Live imaging studies reveal how microclots and the associated inflammatory response enhance cancer cell extravasation

Juma R R Ward, Paul B Martin*

*Corresponding author for this work

Research output: Contribution to journalArticle (Academic Journal)peer-review

1 Citation (Scopus)

Abstract

Previous clinical studies and work in mouse models have indicated that platelets and microclots may function as enablers in the recruitment of immune cells to the pre-metastatic cancer niche leading to efficacious extravasation of cancer cells through the vessel wall. Here we investigate the interaction between platelets, endothelial cells, inflammatory cells and engrafted human and zebrafish cancer cells by live imaging studies in translucent zebrafish larvae, and show how clotting (and clot resolution) act as foci and as triggers for extravasation. Fluorescent tagging of each lineage reveals their dynamic behaviour and potential roles in these events, and we test function by genetic and drug knockdown of the contributing players. Morpholino knockdown of fibrin, and warfarin treatment to inhibit clotting, both abrogate extravasation of cancer cells. Inflammatory phenotype appears fundamental, and we show that forcing a pro-inflammatory, TNFa+ve phenotype is inhibitory to extravasation of cancer cells.
Original languageEnglish
Article numberjcs261225
JournalJournal of Cell Science
Volume136
Issue number18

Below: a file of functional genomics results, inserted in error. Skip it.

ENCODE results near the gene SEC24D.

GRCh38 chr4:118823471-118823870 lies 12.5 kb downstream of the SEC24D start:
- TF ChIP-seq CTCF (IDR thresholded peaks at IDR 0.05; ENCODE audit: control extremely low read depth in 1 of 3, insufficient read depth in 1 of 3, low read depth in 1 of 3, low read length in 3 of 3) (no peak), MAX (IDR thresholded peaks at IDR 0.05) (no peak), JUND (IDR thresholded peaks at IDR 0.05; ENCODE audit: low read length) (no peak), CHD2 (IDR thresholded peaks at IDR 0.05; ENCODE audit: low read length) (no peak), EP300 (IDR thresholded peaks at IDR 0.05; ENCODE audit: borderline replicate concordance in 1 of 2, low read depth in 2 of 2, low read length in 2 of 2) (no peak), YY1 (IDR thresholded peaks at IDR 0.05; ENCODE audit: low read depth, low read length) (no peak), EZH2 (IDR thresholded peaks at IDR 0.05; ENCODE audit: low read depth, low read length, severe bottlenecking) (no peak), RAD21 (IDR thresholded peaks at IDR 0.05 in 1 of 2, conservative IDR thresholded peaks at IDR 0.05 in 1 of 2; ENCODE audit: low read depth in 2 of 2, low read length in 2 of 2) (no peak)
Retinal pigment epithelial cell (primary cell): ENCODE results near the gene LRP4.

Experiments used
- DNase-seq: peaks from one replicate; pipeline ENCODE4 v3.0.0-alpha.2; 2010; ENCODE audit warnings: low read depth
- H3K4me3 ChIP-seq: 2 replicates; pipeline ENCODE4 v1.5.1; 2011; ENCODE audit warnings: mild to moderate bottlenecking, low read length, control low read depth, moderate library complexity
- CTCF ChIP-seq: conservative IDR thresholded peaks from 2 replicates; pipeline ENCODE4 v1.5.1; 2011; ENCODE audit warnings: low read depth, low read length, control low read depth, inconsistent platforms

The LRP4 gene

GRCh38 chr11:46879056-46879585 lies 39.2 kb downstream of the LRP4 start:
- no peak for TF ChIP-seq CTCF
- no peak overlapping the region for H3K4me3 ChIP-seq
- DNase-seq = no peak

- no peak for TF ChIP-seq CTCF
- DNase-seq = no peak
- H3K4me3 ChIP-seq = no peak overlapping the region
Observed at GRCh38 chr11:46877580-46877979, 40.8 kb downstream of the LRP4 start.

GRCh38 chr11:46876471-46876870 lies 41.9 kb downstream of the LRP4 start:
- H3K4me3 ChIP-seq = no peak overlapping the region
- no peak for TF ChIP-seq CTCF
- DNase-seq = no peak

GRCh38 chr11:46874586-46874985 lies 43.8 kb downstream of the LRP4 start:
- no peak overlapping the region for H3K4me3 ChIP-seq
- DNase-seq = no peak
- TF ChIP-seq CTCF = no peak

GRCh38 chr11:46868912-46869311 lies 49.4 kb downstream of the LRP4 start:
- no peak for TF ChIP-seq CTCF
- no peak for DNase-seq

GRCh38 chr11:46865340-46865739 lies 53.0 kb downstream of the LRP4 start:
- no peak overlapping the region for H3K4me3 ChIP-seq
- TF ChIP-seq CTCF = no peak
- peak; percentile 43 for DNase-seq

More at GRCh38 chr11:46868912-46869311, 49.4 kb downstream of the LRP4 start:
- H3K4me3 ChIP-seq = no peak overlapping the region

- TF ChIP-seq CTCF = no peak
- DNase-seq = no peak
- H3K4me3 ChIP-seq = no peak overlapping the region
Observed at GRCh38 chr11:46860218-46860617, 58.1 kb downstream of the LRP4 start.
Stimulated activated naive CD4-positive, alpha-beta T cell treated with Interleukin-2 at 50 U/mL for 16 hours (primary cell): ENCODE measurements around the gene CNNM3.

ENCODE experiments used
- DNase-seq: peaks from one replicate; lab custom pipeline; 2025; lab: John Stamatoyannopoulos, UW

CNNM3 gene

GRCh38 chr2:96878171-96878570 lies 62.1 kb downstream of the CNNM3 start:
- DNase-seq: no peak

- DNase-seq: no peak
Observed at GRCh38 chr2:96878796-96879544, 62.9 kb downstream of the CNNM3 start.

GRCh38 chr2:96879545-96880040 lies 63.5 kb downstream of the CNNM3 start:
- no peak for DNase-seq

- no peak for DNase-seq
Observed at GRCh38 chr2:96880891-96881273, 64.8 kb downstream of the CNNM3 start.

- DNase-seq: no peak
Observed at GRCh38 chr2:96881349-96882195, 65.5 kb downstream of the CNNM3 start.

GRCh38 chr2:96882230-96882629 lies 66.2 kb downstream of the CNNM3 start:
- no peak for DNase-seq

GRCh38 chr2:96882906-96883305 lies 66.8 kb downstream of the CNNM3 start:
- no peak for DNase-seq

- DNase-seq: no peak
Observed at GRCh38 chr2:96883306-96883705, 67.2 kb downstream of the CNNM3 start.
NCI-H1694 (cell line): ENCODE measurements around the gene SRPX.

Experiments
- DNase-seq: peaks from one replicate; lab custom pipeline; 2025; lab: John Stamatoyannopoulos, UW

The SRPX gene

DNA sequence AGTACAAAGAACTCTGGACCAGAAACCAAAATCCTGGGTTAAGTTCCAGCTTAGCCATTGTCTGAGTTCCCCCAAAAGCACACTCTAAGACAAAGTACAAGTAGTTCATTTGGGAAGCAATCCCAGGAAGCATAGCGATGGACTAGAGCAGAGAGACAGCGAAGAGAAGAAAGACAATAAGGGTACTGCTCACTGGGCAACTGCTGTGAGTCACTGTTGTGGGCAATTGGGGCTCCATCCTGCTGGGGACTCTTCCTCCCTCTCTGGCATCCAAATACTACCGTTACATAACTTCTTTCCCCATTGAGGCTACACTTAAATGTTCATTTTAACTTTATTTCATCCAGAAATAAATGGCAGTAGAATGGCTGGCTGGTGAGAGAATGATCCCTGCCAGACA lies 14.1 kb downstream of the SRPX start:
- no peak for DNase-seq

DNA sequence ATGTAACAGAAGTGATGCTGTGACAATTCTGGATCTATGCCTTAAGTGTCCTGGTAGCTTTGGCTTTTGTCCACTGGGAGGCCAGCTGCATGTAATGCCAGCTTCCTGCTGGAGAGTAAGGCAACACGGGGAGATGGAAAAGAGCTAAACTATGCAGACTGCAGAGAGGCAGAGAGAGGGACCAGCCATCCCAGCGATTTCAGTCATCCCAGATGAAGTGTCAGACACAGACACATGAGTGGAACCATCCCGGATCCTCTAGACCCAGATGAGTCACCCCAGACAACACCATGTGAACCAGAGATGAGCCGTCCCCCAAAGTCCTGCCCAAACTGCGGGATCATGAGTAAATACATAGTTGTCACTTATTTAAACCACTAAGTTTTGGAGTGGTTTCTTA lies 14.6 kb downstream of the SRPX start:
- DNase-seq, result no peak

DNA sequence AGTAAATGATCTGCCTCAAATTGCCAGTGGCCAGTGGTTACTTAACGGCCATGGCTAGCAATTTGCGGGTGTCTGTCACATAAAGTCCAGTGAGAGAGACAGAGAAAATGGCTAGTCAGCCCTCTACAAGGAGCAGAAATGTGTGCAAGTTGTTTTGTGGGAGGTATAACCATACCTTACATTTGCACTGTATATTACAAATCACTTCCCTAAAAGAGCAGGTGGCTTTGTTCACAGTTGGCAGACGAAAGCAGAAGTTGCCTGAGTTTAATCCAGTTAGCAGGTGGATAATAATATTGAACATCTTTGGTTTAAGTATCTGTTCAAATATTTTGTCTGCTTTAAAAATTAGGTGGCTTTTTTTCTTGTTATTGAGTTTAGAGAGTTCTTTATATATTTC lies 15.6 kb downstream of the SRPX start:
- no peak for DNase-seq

DOIs
Publication statusPublished - 28 Sept 2023

Bibliographical note

Funding Information:
We thank all members in the Martin lab for guidance and advice during the drafting of this manuscript. We also thank the zebrafish research community for generation and supply of fish lines, Lorna Hodgson for her assistance with electron microscopy, the Wolfson Bioimaging Facility for use of their equipment, and Richard White and Jacky Goetz for the ZMEL cancer cell line. J.W. was supported by a Wellcome Trust PhD studentship from the University of Bristol ‘Molecular Cell Dynamics’ PhD programme, and work in P.M.’s lab was funded by a Cancer Research UK programme grant and an Investigator Award from the Wellcome Trust. Open Access funding provided by University of Bristol. Deposited in PMC for immediate release.

Funding Information:
J.W. was supported by a Wellcome Trust PhD studentship from the University of Bristol ‘Molecular Cell Dynamics’ PhD programme, and work in P.M.’s lab was funded by a Cancer Research UK programme grant and an Investigator Award from the Wellcome Trust. Open Access funding provided by University of Bristol. Deposited in PMC for immediate release.

Publisher Copyright:
© 2023. Published by The Company of Biologists Ltd.

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